Tag caching, at last

Greg Ward greg at gerg.ca
Sun Jul 12 21:18:16 CDT 2009

On Sun, Jul 12, 2009 at 8:34 PM, Matt Mackall<mpm at selenic.com> wrote:
> On Fri, 2009-07-10 at 11:34 -0400, Greg Ward wrote:
>> I finally have a working tag cache implementation.  The "ah-ha" moment
>> came when I realized we don't *have* to cache .hgtags contents, since
>> that's not the most expensive part of reading tags.
> I think you're still making that bit too hard. Simply write out the tags
> as calculated and use them if and only if the cache is determined to be
> fully up to date. No need to be clever. Remember: no change is the
> common case.

OK, sure, my *previous* implementations may have made life too hard by
trying to be clever with .hgtags content.  But giving up on caching
.hgtags content makes things as simple as I can make them.
Algorithmically, I can't think of how to make things simpler than in
the patch I posted tonight.  (Which is essentially the same as the
code you reviewed.)

Here's the rub: strip can modify tag info without changing tip.  Sure,
the rev num of tip changes, but then I have to detect that, which
starts getting complicated again.  So it's not enough simply to
compare tips; we'd have to compare the whole head list, and there goes
the "skip repo.heads()" optimization.  Argh: round and round in
circles we go.

> If we want to be slightly clever we can notice when tip moves without
> changing .hgtags (the second most common case) and make that fast too.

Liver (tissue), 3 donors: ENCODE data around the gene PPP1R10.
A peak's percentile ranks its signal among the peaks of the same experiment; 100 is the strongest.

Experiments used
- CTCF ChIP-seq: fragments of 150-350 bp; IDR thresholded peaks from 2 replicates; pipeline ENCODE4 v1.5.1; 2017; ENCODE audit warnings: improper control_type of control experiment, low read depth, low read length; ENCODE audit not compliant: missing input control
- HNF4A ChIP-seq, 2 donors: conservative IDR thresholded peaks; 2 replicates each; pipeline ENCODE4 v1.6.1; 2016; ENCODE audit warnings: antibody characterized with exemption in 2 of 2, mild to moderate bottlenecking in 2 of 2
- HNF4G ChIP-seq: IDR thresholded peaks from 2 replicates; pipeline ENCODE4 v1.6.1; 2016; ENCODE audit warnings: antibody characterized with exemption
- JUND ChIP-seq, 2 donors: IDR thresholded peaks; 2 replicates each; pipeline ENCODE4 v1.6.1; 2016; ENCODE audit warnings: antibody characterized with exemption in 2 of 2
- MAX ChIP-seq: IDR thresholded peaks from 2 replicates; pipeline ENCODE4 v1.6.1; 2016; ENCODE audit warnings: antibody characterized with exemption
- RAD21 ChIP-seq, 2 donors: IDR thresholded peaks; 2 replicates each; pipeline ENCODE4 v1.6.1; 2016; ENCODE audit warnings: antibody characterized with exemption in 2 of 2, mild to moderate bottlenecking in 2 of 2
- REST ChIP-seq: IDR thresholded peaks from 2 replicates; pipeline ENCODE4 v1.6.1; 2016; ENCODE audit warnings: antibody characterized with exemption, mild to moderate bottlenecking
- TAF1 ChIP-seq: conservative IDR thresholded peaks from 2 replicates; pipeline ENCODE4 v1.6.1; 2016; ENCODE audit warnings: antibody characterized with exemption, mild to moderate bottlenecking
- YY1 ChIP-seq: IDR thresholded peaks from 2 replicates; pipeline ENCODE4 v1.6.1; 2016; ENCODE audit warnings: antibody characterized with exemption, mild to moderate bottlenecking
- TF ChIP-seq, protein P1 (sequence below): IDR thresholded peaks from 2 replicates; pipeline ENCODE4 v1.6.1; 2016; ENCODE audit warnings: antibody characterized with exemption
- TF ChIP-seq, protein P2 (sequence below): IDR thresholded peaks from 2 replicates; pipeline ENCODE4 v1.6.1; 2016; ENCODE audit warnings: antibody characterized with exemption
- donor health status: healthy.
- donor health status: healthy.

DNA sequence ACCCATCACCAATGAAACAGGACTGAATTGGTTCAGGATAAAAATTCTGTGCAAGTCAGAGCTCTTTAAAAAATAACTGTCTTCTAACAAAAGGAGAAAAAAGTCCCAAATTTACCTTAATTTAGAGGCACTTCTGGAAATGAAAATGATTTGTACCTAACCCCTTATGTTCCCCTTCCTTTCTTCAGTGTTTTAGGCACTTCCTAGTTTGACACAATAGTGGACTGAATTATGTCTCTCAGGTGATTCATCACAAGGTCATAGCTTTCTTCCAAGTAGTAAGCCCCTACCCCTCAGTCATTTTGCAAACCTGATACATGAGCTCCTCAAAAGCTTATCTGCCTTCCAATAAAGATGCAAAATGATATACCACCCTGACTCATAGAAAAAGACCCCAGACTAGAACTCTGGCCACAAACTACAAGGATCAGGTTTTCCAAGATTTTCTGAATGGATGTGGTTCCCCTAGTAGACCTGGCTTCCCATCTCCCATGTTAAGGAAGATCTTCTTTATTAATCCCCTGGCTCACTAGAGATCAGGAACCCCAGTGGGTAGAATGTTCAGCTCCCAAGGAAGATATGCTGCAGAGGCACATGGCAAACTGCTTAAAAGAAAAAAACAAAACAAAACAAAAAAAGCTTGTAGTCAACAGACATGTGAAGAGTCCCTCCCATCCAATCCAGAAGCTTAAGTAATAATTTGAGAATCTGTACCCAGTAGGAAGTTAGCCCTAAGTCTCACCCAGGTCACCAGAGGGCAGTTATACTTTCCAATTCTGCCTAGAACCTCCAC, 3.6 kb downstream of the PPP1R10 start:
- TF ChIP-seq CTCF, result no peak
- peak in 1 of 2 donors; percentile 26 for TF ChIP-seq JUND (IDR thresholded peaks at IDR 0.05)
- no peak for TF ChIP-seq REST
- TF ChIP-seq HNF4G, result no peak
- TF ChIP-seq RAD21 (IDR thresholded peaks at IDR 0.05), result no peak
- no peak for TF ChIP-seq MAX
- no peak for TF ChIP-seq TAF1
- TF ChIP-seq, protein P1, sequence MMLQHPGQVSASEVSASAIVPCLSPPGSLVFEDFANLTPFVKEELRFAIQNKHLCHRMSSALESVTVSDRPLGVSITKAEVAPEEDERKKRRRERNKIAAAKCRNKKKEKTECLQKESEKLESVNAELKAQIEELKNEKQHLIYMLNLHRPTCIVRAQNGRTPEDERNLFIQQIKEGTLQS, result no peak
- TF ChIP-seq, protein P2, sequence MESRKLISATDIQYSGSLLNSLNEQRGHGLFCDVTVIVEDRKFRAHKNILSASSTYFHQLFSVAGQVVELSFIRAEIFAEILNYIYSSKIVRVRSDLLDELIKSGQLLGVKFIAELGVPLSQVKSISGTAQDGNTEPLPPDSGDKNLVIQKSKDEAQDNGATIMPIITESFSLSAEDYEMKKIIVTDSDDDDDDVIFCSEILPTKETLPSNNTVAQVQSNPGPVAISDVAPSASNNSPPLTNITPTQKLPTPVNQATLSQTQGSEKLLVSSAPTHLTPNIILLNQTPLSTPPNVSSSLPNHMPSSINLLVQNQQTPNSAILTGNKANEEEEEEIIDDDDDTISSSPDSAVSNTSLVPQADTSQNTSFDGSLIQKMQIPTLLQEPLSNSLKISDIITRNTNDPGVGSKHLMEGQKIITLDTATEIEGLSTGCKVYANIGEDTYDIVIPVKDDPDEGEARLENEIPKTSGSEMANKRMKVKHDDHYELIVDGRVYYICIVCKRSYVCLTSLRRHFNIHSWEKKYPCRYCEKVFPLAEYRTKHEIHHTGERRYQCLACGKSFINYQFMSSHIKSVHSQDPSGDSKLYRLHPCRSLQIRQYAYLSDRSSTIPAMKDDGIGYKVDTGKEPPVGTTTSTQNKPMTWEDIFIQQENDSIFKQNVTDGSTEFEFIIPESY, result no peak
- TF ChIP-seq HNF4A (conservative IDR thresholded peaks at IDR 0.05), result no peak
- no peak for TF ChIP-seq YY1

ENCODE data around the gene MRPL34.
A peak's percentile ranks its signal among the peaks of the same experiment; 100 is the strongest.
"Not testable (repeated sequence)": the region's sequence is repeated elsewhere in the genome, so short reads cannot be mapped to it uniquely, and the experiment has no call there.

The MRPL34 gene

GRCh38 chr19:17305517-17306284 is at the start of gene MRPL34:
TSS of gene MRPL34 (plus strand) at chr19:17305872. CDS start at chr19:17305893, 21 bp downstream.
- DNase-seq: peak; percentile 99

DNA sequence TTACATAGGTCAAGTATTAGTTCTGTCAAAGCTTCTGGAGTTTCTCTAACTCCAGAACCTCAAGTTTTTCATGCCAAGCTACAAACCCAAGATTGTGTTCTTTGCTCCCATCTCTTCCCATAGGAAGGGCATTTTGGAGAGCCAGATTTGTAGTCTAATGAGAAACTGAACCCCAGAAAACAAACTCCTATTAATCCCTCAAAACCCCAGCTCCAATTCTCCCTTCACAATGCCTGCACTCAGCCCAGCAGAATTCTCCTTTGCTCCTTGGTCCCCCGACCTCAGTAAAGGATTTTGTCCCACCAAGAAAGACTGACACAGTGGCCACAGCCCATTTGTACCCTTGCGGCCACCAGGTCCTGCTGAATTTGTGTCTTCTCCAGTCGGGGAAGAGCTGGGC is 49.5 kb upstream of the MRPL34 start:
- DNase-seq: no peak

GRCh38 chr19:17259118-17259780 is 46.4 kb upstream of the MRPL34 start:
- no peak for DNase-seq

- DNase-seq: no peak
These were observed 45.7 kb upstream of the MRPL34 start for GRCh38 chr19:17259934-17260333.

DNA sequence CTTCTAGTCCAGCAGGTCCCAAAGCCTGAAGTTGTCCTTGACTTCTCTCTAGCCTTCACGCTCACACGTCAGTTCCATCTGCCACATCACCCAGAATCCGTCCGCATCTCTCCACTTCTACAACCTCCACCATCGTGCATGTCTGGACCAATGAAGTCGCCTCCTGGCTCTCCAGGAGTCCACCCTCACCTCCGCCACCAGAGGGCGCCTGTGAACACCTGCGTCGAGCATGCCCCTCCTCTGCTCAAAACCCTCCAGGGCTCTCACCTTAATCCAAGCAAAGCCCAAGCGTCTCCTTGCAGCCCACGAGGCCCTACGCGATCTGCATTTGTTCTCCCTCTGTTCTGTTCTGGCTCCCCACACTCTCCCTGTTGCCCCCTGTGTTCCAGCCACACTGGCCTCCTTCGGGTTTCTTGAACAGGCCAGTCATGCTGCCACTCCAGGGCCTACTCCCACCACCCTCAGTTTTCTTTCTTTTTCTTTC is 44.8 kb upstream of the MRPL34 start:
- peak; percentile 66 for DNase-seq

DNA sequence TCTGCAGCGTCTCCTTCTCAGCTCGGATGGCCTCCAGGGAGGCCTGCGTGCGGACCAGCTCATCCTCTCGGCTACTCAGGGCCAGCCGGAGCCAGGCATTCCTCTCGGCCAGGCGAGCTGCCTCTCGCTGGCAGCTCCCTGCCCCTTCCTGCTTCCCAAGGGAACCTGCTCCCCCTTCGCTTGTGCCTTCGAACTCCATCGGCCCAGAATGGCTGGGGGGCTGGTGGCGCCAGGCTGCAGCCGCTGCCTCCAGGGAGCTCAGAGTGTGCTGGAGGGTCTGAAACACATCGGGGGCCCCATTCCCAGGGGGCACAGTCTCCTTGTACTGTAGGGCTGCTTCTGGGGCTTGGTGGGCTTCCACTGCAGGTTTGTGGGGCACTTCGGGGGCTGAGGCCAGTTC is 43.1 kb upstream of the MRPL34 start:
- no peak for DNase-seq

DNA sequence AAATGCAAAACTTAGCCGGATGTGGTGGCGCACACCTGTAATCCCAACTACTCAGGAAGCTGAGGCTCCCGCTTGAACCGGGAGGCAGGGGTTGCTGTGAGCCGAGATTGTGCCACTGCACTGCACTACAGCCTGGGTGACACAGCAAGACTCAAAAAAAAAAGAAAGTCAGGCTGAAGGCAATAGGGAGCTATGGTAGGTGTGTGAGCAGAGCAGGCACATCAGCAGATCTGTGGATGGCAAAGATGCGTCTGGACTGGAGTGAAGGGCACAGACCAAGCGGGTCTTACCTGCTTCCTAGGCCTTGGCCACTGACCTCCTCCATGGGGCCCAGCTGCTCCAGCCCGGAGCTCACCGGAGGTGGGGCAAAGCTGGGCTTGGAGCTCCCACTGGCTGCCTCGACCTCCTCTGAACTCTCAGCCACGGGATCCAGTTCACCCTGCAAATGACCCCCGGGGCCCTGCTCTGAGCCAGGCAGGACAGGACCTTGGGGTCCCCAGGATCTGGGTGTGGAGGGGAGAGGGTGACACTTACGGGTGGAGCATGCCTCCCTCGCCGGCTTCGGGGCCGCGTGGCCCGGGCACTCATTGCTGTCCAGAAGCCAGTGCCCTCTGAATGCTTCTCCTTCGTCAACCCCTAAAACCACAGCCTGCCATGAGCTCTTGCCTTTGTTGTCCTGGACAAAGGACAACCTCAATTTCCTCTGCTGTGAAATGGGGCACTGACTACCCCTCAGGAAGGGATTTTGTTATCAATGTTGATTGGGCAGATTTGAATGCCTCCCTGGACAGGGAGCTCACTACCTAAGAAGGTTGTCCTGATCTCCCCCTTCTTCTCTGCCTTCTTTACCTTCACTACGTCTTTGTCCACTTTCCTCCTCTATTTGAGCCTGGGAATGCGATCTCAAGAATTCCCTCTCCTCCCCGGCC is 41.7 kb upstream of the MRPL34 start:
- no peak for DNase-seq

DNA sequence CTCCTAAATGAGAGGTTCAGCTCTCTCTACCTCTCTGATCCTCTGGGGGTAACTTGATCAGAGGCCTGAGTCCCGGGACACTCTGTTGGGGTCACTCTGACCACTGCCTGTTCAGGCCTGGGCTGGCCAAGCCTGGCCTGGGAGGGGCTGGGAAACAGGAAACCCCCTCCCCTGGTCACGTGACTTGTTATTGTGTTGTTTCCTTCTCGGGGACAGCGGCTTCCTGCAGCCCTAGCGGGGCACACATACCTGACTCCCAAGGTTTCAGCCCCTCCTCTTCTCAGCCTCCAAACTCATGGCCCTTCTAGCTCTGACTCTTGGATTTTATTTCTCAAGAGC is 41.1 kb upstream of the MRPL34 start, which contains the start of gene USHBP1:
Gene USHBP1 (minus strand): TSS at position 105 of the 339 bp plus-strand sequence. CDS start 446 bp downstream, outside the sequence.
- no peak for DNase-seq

> But that can wait till later.

Yes.  And I argue that *any* caching of .hgtags content can wait until
later.  Caching the head->filenode mapping is the big win, and I
actually got that working (unlike all my other attempts, which
foundered on strip, rollback, and tag rank).  I would just like to get
the current cache design into the mainline, and then we can see what
other optimizations are worth the trouble.

>>     __slots__ = ['ui',
>>                  'repo',
>>                  'shouldwrite',
>>                 ]
> We don't generally use __slots__ around here unless there's significant
> performance or memory at stake.

OK, sure.  Reflex coding on my part.

>>     cacheversion = 0                    # format version
> I'm not much of a fan of version numbers in file formats. Here we don't
> need one, because it's just a cache. If we decide to change the format,
> it's actually simplest to just change the filename at the same time.

Hey, good idea.  Well, I was just toying with the version idea to see
what people would think.  Guess you answered that question.  I'll
remove it.

> (ignoring for the moment that I think a class is overkill here)

Not gonna fight that one either.  Like I said before, having it in a
class was a godsend when I was juggling 3 or 4 implementations.
Having settled on one that I like, though, readcache() and
writecache() could just become more methods of localrepository.
(Although having a tags module definitely appeals.  This is a big
chunk of complexity that I'm about to make more complex, and localrepo
is big and hairy enough already.)

>>         # Determine which heads have been destroyed by strip or
>>         # rollback.  That'll ensure that writecache() writes accurate
>>         # data, and it makes life easier for
>>         # localrepo._findglobaltags().
>>         goodheads = []
>>         for head in cacheheads:
>>             try:
>>                 repo.changelog.rev(head)
>>                 goodheads.append(head)
>>             except error.LookupError:
>>                 pass
> It'd be nice to find a better pattern for that. Perhaps:
> goodheads = [h for h in cacheheads if h in repo]
> which means adding a __contains__ method to repo that doesn't raise
> LookupError.

I don't know the code well enough to say if the above is a common
pattern.  I wouldn't add __contains__() just for this case, though.

Please ignore the patch series I sent tonight.  (Although any comments
you may have on the runup refactorings are welcome.)  I'll resend


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